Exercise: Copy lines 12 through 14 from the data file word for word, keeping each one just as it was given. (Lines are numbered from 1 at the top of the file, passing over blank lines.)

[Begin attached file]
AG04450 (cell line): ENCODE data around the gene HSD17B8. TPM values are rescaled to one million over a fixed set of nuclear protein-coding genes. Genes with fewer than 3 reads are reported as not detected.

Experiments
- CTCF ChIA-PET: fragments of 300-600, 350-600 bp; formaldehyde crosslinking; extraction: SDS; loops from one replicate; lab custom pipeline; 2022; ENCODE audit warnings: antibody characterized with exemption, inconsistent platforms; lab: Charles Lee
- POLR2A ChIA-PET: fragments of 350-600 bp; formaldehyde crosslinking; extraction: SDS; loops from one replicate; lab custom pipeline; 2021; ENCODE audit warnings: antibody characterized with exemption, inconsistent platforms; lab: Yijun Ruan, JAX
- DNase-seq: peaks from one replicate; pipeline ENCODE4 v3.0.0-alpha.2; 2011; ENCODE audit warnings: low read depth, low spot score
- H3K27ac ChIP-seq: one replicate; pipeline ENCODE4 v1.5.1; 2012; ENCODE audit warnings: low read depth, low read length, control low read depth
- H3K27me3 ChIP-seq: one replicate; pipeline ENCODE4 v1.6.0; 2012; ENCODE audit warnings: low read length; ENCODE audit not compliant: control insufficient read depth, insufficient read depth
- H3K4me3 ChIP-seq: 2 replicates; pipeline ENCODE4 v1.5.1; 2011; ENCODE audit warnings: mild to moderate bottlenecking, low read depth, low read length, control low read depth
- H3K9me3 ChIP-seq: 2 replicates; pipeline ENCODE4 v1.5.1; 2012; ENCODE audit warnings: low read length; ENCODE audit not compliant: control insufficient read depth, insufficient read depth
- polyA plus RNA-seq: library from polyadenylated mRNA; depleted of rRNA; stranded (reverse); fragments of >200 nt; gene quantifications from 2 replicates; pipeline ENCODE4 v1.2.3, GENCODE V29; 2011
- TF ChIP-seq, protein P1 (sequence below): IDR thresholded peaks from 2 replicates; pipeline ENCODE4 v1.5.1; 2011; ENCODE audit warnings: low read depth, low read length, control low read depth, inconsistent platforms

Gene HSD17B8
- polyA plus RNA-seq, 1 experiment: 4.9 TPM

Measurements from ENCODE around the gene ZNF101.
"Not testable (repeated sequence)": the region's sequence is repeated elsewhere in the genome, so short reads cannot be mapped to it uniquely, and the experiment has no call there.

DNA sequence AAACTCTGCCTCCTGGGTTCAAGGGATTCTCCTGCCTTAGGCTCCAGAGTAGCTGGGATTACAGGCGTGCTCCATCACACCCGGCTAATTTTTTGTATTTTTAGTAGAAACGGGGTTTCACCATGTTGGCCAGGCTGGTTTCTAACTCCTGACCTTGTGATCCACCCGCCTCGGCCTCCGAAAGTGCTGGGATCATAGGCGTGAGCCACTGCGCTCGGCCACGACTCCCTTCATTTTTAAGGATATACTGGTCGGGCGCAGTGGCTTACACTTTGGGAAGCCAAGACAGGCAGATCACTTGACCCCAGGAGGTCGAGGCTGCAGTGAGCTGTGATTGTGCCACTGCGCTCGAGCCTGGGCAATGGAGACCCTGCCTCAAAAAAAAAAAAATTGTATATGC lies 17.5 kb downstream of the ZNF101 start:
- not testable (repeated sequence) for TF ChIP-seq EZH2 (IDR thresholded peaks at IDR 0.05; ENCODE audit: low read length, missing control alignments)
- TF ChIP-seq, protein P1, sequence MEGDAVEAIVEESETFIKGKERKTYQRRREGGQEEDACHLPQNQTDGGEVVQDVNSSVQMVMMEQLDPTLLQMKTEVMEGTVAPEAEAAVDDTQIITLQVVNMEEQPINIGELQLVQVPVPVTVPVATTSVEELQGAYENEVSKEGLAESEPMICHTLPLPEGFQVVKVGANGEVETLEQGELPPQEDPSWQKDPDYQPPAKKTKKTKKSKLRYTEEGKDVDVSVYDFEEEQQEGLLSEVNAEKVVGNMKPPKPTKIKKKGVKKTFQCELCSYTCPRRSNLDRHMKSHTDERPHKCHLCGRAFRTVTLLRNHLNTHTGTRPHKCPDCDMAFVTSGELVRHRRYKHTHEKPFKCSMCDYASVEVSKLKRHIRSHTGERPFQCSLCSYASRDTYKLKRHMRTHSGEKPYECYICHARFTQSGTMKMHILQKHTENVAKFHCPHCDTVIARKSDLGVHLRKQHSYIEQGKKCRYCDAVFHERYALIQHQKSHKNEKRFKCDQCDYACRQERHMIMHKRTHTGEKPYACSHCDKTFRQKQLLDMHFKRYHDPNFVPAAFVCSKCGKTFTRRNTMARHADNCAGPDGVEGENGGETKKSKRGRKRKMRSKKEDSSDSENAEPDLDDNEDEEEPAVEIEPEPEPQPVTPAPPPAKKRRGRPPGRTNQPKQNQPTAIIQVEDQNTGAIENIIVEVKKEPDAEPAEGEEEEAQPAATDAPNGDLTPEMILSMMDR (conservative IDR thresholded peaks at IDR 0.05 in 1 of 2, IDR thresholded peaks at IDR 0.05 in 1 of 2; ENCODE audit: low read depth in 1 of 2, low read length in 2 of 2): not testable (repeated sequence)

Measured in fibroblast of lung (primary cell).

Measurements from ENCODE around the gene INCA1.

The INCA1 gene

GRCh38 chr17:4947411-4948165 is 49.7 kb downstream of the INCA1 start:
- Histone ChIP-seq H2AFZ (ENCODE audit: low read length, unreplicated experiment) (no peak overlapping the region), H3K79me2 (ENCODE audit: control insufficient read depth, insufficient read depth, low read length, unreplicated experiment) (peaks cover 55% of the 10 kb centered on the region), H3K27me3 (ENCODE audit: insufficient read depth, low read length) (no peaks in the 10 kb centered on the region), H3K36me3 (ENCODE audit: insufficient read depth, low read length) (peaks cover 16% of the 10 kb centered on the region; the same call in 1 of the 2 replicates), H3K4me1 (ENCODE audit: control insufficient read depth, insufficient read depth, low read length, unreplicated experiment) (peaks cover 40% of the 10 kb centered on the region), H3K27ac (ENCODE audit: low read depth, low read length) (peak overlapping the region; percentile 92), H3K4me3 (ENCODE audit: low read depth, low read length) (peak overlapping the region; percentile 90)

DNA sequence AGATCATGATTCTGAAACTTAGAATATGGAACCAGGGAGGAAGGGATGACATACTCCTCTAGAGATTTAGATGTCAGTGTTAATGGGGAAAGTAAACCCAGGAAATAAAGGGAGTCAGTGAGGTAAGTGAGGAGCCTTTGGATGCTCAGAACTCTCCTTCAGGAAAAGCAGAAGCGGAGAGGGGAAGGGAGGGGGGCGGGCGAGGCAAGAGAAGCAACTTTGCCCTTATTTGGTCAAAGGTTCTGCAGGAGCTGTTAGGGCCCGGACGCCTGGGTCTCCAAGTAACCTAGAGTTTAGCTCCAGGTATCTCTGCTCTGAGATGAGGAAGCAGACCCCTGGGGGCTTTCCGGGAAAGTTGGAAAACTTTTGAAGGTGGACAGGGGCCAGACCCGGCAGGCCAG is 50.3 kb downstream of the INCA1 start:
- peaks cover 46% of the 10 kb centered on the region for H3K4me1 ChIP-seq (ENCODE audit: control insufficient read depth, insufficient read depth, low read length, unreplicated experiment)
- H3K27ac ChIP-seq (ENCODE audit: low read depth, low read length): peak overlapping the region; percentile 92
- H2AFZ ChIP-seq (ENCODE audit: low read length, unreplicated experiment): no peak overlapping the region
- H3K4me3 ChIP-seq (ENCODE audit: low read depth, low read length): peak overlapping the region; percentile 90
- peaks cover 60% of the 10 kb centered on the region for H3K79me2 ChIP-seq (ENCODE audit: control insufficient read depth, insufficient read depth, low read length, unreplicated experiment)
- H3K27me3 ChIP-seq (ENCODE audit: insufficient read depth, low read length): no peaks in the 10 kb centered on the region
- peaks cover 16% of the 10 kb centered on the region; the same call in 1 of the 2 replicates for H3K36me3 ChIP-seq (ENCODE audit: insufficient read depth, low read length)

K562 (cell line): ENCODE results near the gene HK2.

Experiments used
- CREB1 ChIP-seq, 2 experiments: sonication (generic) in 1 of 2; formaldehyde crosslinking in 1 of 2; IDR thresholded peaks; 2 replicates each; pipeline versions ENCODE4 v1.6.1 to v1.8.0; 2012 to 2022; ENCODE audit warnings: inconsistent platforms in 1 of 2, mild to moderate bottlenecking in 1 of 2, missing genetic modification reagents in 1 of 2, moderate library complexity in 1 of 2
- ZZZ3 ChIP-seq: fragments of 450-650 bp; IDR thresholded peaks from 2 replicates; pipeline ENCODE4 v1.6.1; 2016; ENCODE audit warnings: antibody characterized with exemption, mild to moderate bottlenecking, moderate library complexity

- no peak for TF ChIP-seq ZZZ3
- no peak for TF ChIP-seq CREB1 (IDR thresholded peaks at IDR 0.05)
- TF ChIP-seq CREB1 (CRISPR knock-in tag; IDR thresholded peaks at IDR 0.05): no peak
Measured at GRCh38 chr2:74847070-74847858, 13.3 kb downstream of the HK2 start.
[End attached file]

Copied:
Gene HSD17B8
- polyA plus RNA-seq, 1 experiment: 4.9 TPM

Measurements from ENCODE around the gene ZNF101.